Wednesday, December 3, 2008

Had Enough Change?

In the last election the majority voted for: "change we can believe in." By now many are discovering the value of the old saying: Be careful what you wish for....

As it happens, change has arrived. Over the past three months our nation has undergone a sea change. It is a lot more change than anyone bargained for.

You can see signs of change all around you. Coaches and therapists used to have clients who stated that they did not understand why, with all the money they had, they were not happy.

Today, no one sets off in pursuit of happiness. No one even raises the issue. As worthy as that goal was, it has gone the way of the bull market. If my own practice is any indication, it has been replaced by coping strategies, survival skills, and stress management. People whose material condition has drastically changed must first reorganize their lives.

In the old days people were told to be optimistic, to maintain a positive attitude. They were wondering how they could get a bigger raise or bonus, how they could achieve peak performance, and what (or whom) they could buy with all of their riches.

They are their friends were succeeding beyond their imagination, and they were facing the kinds of choices that befall the wealthy.

Now, people wonder whether they will have jobs tomorrow. If they are out of work they wonder about whether they should take a job that offers a cut in salary. If they are still employed they want to know how best to go about firing loyal and competent staff members. Instead of having to decide which co-op to bid on, they are wondering about how to negotiate a lower rent.

Optimism has gone away because it does not reflect current reality. If you are still using the buzzwords of the now-departed gilded age, you are showing that you have lost touch with reality.

It is offensive to offer a happy face when people have lost fortunes, careers, and lifestyles. There are times when commiserating is the correct approach.

And yet, receiving commiseration should never become a way of life. Feeling sorry for yourself is not a stepping stone on the road to recovery.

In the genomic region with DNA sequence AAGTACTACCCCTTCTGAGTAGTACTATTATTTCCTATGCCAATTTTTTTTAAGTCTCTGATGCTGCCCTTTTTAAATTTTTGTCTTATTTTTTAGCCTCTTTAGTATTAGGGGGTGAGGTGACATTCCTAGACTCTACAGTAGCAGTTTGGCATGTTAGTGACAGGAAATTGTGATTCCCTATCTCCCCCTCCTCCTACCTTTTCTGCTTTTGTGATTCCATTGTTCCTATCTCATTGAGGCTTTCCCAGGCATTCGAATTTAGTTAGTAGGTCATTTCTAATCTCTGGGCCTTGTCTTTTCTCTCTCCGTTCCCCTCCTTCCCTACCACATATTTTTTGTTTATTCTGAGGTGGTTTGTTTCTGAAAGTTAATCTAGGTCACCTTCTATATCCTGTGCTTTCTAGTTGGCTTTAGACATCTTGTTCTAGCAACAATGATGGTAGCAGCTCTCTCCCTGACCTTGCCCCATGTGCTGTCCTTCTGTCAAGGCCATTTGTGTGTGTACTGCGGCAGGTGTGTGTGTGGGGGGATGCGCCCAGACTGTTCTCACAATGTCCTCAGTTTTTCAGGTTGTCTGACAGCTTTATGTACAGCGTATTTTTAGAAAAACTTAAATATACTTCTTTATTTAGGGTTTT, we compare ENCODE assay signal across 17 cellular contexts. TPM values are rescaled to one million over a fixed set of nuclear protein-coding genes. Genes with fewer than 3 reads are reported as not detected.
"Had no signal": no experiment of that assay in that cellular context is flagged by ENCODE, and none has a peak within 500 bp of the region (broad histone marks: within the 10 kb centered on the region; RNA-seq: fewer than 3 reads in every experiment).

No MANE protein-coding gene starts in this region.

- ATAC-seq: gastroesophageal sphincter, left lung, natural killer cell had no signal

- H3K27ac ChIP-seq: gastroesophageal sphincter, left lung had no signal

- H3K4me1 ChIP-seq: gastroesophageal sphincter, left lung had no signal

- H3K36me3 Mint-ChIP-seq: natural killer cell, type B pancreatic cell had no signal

The first step to recovery is discovering that the gilded age was a fiction. Here is the way Alexandra Lebenthal described the new reality of John and Mimi Cotter: "In the midst of the continuing body count of jobs lost and houses in foreclosure, Mimi and John's extravagant lifestyle is beginning to seem like a world that never really existed. The idea of buying a second apartment at a cost of more than the annual income of entire towns... just to showcase one's art or to prevent the irritation of a neighboring renovation, seems so overly indulgent as to border on silly. Sadder still is that twenty good years in the lives of two people amounted to a bubble inflated life devoid [of] any real sense of values, let alone love and partnership."

Read the full article here.

Jim Rogers said it was not normal; Alexandra Lebenthal says it was not real. They are both right.

What went wrong? Simply put, the Cotters were living a dream; they had completely lost touch with the everyday realities that are a staple of the human condition.

But they were not just living any old dream. They were living a philosopher's dream. They have joined a class of superior beings who did not have to worry about mundane realities like negotiating difficult situations or choosing between this or that car.

They did not believe in give and take. They just took. Therefore they did not bother to solve problems or to connect with people through common enterprise. They threw money around and hoped that the problems would go away. And they could get away with rude and disrespectful behavior because they had so much money that no one could afford to call them on it.

Strangely, bankers and money managers were living like celebrities. Many were genuinely concerned about how often they were mentioned and pictured in the tabloid press. Some even had their own publicists. They did not understand that when a hedge fund manager starts living like a celebrity he is degrading himself.

Like celebrities, these superior beings had overcome repression. They did what they wanted when they wanted with whom they wanted. Other people had to choose; they could have it all.

Having overcome the constraints and the discipline that add value to the lives of normal people, they could follow their bliss... off of the cliff.

If anything, the lesson of the current debacle is that there is a reality out there, that universal values exist, and that if you insist on defying them, you will, eventually pay a very high price.

No comments: